A Treatise on Political Economy, Or, the Production, Distribution, and Consumption of Wealth

By Jean-Baptiste Say; Clement C. Biddle et al. | Go to book overview

SECTION I.
Of Loan at Interest.

T HE interest of capital lent, improperly called the interest of money, was formerly denominated usury, that is to say, rent for its use and enjoyment; which, indeed, was the correct term; for interest is nothing more than the price, or rent, paid for the enjoyment of an object of value. But the word has acquired an odious meaning, and now presents to the mind the idea of illegal, exorbitant interest only, a milder but less expressive term having been substituted by common usage.

Before the functions and utility of capital were known, it is probable, that the demand of rent for it by lenders was considered an abuse and oppression,--an expedient to favour the rich and prejudice the poor; nay, further, that frugality, the sole means of amassing capital, was regarded as parsimony, and deemed a public mischief by the populace, in whose eyes, the sums not spent by great proprietors were looked upon as lost to themselves. They could not comprehend, that money, laid by to be turned to account in some beneficial employment, must be equally spent; for, if it were buried, it could never be turned to account at all; that it is in fact, spent in a manner a thousand times more profitable to the poor;p0299.* and that a labouring man is never sure of earning a subsistence, except where there is a capital in reserve for him to work upon. This prejudice against rich individuals, who do not spend their whole income, still exists pretty generally; formerly it was universal; lenders themselves were not altogether free from it, but were so much ashamed of the part they were acting, as to employ the most disreputable agents in the collection of profits perfectly just, and highly advantageous to society.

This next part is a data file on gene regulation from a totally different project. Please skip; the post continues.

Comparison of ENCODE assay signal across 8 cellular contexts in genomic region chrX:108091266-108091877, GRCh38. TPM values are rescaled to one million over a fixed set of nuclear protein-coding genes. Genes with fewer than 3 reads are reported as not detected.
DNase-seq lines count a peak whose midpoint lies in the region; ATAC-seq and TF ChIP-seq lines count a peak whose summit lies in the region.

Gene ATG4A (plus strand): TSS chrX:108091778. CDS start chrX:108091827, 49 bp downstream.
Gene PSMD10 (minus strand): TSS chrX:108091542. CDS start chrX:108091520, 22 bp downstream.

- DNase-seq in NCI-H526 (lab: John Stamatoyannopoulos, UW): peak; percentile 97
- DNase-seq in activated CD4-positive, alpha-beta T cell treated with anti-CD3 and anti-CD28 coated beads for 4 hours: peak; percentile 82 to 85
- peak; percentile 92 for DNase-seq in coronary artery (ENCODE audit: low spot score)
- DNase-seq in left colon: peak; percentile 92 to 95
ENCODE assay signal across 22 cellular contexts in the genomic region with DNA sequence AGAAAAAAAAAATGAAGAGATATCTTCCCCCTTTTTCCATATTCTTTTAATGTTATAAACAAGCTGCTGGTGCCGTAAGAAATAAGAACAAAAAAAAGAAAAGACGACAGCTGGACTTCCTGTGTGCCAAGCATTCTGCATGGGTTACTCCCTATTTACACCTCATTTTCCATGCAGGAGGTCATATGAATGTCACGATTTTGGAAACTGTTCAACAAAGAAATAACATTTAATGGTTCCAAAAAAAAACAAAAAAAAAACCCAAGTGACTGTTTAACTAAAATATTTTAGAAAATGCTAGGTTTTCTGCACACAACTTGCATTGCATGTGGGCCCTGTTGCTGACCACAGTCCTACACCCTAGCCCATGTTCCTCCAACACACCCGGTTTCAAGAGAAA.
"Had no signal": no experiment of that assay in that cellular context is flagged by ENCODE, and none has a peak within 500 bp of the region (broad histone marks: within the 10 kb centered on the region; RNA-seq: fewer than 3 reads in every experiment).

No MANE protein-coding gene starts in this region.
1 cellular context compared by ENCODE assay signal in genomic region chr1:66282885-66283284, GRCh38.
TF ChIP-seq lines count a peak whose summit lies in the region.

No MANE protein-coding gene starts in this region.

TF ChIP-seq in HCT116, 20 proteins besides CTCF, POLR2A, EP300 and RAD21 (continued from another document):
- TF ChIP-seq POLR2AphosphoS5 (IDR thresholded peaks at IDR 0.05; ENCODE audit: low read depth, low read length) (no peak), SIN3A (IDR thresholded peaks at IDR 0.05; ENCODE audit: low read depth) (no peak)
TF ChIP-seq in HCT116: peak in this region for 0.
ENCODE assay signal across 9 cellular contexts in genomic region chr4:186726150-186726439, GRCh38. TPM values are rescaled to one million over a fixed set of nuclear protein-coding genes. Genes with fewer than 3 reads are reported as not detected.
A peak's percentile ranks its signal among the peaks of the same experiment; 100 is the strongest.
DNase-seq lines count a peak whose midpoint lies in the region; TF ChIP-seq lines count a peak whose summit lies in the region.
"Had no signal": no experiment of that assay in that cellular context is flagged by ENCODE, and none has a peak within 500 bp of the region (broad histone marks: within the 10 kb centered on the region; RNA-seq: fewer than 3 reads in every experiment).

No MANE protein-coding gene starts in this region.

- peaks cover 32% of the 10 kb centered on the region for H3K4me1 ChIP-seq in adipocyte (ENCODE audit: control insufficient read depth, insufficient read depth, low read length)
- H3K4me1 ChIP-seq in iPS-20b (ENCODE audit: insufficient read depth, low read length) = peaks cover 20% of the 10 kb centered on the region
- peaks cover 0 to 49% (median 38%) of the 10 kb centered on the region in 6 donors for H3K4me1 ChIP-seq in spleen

It is, therefore, not surprising that the ecclesiastical, and at several periods, the civil code likewise, should have interdicted loans at interest; and that, during the whole of the middle ages, throughout the larger states of Europe, this traffic should have been reputed infamous, and abandoned to the Jews.--The little manufacturing or commercial industry of those days was kept alive by the scanty capital of the dealers and mechanics themselves; and agricultural industry, which was pursued with somewhat better success, was supported by the advances of the lords and great proprietors, who employed their serfs or retainers on their own account. Loans were contracted for, not with a view of profitably employing the money, but merely to satisfy some

____________________
p0299.*
Vide infrà, Book III. on the subject of reproductive consumption.

-299-

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